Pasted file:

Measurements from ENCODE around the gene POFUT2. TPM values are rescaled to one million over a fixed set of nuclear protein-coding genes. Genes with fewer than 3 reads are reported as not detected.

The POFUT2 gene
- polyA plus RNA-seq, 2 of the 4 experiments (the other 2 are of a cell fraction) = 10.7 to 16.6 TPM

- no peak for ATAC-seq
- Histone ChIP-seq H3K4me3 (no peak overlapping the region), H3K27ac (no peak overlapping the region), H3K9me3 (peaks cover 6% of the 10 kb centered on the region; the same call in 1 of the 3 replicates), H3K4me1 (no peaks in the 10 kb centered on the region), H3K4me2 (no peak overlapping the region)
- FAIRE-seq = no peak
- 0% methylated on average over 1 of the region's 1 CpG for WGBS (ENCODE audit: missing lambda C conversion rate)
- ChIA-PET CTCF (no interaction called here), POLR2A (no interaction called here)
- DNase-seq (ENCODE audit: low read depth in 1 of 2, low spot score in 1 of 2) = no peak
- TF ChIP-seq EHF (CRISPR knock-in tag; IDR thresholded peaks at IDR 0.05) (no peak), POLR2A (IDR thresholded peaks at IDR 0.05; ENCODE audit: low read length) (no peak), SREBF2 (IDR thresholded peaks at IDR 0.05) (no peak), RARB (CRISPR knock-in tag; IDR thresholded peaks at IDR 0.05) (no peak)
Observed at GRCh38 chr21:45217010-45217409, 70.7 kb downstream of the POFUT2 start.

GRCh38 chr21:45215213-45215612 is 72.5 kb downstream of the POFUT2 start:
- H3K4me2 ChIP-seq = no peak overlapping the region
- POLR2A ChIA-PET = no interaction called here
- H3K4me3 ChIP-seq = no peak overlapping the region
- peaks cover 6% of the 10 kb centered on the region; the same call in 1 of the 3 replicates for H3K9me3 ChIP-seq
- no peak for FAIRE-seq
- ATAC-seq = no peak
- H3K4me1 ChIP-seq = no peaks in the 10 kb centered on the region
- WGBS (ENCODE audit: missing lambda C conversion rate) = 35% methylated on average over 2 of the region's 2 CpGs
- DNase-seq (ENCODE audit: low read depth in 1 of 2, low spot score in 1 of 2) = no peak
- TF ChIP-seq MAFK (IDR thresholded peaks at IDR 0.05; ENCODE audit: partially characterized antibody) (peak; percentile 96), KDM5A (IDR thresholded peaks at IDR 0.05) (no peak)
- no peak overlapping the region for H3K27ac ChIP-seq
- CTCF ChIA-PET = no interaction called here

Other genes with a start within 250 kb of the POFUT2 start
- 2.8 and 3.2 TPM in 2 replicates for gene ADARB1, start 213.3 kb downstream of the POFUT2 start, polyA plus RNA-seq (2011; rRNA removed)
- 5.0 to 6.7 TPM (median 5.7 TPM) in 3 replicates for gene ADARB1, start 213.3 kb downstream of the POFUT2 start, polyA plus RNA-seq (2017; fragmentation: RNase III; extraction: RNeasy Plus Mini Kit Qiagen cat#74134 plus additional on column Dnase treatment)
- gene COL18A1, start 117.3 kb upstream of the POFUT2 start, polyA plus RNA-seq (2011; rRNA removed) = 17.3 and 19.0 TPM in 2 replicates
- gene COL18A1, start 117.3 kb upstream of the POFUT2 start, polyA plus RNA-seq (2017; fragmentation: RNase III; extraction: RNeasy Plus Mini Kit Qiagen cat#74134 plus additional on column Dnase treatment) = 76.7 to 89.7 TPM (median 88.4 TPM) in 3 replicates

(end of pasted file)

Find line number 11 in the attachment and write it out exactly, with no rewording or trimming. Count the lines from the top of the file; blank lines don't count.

Observed at GRCh38 chr21:45217010-45217409, 70.7 kb downstream of the POFUT2 start.